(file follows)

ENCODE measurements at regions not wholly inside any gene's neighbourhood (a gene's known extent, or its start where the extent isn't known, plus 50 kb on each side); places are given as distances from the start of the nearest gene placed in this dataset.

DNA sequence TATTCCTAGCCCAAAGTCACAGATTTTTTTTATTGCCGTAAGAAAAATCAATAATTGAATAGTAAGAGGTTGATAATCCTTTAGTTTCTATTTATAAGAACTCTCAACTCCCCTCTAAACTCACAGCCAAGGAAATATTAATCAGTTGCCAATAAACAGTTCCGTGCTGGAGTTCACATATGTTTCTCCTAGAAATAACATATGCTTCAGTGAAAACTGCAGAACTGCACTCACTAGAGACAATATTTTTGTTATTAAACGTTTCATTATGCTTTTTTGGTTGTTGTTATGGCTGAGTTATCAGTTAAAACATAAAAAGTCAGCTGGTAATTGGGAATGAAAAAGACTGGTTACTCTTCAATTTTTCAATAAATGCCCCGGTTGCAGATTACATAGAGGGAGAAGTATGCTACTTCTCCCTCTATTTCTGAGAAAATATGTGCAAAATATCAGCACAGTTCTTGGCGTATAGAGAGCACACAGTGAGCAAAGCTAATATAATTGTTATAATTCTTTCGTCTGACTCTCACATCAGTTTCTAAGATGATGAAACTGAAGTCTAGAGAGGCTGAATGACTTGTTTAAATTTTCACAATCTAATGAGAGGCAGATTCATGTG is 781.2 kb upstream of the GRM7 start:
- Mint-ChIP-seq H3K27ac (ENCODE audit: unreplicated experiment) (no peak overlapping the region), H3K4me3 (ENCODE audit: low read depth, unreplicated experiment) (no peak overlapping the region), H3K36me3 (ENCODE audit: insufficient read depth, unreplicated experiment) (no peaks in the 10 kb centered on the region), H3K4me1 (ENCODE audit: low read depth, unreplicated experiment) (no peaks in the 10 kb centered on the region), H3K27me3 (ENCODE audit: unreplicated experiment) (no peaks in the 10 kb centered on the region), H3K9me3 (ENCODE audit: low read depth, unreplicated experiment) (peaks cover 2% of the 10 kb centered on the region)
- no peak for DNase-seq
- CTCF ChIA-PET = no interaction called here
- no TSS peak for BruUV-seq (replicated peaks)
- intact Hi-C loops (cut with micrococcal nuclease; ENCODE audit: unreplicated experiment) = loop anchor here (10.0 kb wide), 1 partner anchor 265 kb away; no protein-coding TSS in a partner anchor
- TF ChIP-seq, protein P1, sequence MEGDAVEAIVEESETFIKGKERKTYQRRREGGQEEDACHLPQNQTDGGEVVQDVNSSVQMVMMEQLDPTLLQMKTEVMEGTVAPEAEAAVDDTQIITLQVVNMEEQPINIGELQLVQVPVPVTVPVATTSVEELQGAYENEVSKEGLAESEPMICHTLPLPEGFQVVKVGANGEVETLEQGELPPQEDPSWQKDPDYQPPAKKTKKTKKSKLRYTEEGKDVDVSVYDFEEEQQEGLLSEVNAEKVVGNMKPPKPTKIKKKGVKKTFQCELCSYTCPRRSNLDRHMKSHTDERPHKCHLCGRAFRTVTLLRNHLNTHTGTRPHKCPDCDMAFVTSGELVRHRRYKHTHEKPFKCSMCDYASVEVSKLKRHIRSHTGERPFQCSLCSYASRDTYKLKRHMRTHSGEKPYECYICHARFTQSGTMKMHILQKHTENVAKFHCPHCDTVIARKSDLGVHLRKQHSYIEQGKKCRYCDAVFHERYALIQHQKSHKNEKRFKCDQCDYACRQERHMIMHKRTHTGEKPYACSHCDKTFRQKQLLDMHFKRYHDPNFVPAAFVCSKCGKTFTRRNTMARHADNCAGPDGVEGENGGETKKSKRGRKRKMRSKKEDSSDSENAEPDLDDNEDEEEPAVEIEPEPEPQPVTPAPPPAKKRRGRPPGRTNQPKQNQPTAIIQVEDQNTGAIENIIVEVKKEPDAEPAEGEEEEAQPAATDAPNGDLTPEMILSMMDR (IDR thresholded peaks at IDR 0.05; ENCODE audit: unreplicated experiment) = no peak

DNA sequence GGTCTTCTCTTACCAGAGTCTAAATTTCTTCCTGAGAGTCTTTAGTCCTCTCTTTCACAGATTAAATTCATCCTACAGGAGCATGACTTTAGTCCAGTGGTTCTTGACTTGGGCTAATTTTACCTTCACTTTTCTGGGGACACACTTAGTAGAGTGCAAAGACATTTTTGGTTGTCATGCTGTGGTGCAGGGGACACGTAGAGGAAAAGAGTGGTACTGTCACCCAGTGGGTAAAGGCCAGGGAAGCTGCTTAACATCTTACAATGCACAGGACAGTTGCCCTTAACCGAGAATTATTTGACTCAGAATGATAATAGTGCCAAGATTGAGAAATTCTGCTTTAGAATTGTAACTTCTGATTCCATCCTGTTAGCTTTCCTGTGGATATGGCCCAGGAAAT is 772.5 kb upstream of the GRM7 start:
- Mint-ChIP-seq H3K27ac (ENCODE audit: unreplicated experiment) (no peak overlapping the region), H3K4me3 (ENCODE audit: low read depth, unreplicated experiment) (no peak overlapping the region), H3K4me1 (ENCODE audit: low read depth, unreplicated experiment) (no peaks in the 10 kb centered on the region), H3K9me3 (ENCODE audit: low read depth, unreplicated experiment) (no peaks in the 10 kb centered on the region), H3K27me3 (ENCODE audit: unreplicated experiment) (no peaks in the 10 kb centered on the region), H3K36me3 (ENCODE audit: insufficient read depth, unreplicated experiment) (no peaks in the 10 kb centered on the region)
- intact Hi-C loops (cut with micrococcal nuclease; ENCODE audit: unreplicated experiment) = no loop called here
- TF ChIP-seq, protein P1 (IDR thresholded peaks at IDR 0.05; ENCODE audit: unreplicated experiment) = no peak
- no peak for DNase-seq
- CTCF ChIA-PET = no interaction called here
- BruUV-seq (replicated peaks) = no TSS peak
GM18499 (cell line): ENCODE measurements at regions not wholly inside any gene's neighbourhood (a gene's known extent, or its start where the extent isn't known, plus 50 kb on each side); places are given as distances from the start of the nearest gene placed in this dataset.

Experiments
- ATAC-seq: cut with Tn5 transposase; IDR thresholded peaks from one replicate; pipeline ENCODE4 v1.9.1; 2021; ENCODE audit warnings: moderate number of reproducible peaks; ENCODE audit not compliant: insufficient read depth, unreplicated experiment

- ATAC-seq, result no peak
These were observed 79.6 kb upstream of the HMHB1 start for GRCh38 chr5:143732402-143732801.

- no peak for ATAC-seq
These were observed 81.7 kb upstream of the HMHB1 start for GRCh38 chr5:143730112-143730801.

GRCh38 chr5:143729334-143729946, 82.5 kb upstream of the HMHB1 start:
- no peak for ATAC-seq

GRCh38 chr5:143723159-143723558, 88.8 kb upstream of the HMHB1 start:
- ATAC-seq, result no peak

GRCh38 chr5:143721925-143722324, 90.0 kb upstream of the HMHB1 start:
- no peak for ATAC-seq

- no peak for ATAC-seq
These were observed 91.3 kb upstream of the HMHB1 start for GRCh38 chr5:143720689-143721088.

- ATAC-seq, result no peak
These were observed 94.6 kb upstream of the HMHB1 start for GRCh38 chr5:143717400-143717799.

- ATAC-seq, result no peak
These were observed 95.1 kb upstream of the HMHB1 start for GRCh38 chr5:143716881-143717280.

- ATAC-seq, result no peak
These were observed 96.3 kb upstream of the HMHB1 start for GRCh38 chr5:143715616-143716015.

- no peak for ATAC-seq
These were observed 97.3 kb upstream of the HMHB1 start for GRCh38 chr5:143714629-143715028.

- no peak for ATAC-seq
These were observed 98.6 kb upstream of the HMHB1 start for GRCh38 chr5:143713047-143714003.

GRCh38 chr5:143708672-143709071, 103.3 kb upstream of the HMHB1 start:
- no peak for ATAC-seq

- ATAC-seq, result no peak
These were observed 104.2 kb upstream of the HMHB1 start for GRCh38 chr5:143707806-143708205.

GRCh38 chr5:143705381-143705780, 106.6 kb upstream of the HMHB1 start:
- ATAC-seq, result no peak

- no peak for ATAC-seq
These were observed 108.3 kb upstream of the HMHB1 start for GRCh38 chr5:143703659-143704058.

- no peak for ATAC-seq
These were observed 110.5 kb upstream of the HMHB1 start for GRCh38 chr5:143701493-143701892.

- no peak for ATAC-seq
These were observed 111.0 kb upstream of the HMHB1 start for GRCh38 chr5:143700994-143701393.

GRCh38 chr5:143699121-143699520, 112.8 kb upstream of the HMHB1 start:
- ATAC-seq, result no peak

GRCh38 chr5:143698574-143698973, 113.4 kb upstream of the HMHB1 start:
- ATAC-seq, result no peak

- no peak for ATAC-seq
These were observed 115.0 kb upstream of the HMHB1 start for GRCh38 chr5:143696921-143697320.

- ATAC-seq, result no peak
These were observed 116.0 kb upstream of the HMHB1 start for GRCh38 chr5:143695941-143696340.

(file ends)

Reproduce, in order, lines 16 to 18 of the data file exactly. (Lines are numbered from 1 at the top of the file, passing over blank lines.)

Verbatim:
GM18499 (cell line): ENCODE measurements at regions not wholly inside any gene's neighbourhood (a gene's known extent, or its start where the extent isn't known, plus 50 kb on each side); places are given as distances from the start of the nearest gene placed in this dataset.

Experiments
- ATAC-seq: cut with Tn5 transposase; IDR thresholded peaks from one replicate; pipeline ENCODE4 v1.9.1; 2021; ENCODE audit warnings: moderate number of reproducible peaks; ENCODE audit not compliant: insufficient read depth, unreplicated experiment